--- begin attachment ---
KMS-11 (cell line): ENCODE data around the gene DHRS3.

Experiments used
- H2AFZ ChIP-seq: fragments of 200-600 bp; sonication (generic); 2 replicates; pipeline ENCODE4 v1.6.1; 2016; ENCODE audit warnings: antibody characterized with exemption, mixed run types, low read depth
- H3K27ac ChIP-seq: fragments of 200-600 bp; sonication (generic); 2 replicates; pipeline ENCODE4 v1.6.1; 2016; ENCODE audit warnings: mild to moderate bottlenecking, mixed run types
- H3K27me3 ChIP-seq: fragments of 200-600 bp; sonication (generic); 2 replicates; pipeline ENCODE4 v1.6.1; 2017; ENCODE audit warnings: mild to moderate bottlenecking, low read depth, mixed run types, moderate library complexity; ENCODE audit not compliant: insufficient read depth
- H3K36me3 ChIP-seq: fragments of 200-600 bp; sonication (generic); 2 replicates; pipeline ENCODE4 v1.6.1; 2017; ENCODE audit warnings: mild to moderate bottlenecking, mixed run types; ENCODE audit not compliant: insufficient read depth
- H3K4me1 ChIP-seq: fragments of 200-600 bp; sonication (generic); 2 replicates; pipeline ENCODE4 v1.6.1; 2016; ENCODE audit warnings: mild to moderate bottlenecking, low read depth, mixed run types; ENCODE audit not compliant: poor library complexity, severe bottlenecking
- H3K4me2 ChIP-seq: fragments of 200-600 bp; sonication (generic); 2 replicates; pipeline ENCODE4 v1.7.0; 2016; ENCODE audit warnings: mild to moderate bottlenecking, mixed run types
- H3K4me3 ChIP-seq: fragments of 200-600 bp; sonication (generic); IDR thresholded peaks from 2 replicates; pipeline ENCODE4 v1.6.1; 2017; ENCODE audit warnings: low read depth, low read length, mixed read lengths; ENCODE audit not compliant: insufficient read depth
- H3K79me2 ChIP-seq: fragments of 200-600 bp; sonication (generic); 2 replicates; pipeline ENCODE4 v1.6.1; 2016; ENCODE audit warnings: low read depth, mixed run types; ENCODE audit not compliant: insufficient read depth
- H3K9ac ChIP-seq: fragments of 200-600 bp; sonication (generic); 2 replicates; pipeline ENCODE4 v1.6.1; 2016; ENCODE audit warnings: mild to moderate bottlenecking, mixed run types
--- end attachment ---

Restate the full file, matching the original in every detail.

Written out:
KMS-11 (cell line): ENCODE data around the gene DHRS3.

Experiments used
- H2AFZ ChIP-seq: fragments of 200-600 bp; sonication (generic); 2 replicates; pipeline ENCODE4 v1.6.1; 2016; ENCODE audit warnings: antibody characterized with exemption, mixed run types, low read depth
- H3K27ac ChIP-seq: fragments of 200-600 bp; sonication (generic); 2 replicates; pipeline ENCODE4 v1.6.1; 2016; ENCODE audit warnings: mild to moderate bottlenecking, mixed run types
- H3K27me3 ChIP-seq: fragments of 200-600 bp; sonication (generic); 2 replicates; pipeline ENCODE4 v1.6.1; 2017; ENCODE audit warnings: mild to moderate bottlenecking, low read depth, mixed run types, moderate library complexity; ENCODE audit not compliant: insufficient read depth
- H3K36me3 ChIP-seq: fragments of 200-600 bp; sonication (generic); 2 replicates; pipeline ENCODE4 v1.6.1; 2017; ENCODE audit warnings: mild to moderate bottlenecking, mixed run types; ENCODE audit not compliant: insufficient read depth
- H3K4me1 ChIP-seq: fragments of 200-600 bp; sonication (generic); 2 replicates; pipeline ENCODE4 v1.6.1; 2016; ENCODE audit warnings: mild to moderate bottlenecking, low read depth, mixed run types; ENCODE audit not compliant: poor library complexity, severe bottlenecking
- H3K4me2 ChIP-seq: fragments of 200-600 bp; sonication (generic); 2 replicates; pipeline ENCODE4 v1.7.0; 2016; ENCODE audit warnings: mild to moderate bottlenecking, mixed run types
- H3K4me3 ChIP-seq: fragments of 200-600 bp; sonication (generic); IDR thresholded peaks from 2 replicates; pipeline ENCODE4 v1.6.1; 2017; ENCODE audit warnings: low read depth, low read length, mixed read lengths; ENCODE audit not compliant: insufficient read depth
- H3K79me2 ChIP-seq: fragments of 200-600 bp; sonication (generic); 2 replicates; pipeline ENCODE4 v1.6.1; 2016; ENCODE audit warnings: low read depth, mixed run types; ENCODE audit not compliant: insufficient read depth
- H3K9ac ChIP-seq: fragments of 200-600 bp; sonication (generic); 2 replicates; pipeline ENCODE4 v1.6.1; 2016; ENCODE audit warnings: mild to moderate bottlenecking, mixed run types